Background and purpose Differences in the treatment practice of female and male physicians have been shown in several medical subspecialties. It is currently not known whether this also applies to endovascular stroke treatment. The purpose of this study was to explore whether there are differences in endovascular treatment decisions made by female and male stroke physicians and neurointerventionalists.
Methods In an international survey, stroke physicians and neurointerventionalists were randomly assigned 10 case scenarios and asked how they would treat the patient: (A) assuming there were no external constraints and (B) given their local working conditions. Descriptive statistics were used to describe baseline demographics, and the adjusted OR for physician gender as a predictor of endovascular treatment decision was calculated using logistic regression.
Results 607 physicians (97 women, 508 men, 2 who did not wish to declare) participated in this survey. Physician gender was neither a significant predictor for endovascular treatment decision under assumed ideal conditions (endovascular therapy was favored by 77.0% of female and 79.3% of male physicians, adjusted OR 1.03, P=0.806) nor under current local resources (endovascular therapy was favored by 69.1% of female and 76.9% of male physicians, adjusted OR 1.03, P=0.814).
Conclusion Endovascular therapy decision making between male and female physicians did not differ under assumed ideal conditions or under current local resources.
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Contributors JMO: data analysis, interpretation of the data, drafting and revision of the manuscript, and figures. NK: data collection, interpretation of the data, crafting and revision of the figures, and critical revision of the manuscript. MG: data collection, fundraising, interpretation of the data, and drafting and critical revision of the manuscript. BKM, BCVC, UF, FT, PM, SY, AP, AAR, ATW, BMK, BWB, MPC, JHH, MF, AMD, PNS, and MDH: interpretation of the data, and critical revision of the manuscript. GS: data collection, interpretation of the data, and critical revision of the manuscript. MAA: data collection, drafting, interpretation of the data, and critical revision of the manuscript.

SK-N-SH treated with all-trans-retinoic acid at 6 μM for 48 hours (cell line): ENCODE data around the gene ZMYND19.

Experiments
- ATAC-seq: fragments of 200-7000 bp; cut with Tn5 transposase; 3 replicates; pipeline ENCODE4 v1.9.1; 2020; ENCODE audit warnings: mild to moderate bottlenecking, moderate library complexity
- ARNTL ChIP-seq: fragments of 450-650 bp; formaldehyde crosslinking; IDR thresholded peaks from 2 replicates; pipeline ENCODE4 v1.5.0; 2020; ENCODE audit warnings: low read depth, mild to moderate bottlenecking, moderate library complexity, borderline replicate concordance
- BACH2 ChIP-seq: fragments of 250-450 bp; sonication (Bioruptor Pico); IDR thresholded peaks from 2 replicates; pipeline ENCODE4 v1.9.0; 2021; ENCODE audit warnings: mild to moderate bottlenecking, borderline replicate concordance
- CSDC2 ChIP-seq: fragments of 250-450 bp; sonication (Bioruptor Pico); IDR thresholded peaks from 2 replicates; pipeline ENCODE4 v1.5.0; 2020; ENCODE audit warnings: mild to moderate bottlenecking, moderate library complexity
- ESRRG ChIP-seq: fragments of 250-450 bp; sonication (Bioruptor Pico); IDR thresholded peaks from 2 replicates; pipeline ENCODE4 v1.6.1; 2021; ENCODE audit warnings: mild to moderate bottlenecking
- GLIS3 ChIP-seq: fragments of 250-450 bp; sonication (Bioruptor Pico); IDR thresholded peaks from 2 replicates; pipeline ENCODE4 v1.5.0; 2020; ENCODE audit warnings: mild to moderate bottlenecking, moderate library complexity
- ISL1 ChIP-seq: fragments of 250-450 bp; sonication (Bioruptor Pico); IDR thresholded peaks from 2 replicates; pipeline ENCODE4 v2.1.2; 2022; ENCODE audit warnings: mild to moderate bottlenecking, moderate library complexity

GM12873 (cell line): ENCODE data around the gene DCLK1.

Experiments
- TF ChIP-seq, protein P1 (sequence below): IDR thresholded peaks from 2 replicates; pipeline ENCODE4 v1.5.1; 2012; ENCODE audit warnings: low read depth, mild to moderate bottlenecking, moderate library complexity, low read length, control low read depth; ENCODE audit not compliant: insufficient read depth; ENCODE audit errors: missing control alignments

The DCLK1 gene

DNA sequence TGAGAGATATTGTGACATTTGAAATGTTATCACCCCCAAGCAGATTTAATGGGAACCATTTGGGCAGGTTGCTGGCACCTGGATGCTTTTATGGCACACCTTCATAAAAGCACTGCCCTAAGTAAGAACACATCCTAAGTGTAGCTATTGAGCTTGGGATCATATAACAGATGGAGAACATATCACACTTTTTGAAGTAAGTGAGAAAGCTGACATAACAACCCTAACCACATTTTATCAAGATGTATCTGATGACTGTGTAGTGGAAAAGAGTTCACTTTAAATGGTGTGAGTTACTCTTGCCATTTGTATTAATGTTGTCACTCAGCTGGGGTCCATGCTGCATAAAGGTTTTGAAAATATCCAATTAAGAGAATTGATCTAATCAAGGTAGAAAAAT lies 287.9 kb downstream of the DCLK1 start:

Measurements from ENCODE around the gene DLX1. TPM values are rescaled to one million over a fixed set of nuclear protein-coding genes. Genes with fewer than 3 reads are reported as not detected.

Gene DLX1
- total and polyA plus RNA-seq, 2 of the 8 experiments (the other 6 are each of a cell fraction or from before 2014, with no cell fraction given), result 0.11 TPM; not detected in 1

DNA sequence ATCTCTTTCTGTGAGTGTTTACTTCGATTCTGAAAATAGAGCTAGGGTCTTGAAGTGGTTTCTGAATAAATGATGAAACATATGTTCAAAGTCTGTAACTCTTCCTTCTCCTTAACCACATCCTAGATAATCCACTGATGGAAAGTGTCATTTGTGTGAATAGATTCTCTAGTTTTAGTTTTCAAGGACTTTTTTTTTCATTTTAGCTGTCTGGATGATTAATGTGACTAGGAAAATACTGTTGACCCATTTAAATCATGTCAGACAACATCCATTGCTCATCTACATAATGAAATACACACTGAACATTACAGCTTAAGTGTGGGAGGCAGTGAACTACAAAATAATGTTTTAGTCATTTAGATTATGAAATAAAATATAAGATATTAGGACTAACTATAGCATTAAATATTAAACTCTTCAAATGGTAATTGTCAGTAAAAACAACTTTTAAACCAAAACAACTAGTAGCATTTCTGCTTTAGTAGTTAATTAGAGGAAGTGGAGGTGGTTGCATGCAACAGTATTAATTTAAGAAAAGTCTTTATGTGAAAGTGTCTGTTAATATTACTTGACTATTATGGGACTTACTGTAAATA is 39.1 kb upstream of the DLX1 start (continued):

Funding This work was supported by Stryker Inc through an unrestricted research grant to the University of Calgary. The company was not involved in the design, execution, analysis, and interpretation or reporting of the results.
Competing interests None declared.
Ethics approval Approval by the localresearch ethics board was obtained.
Provenance and peer review Not commissioned; externally peer reviewed.
Data sharing statement No additional data are available.
Patient consent for publication Not required.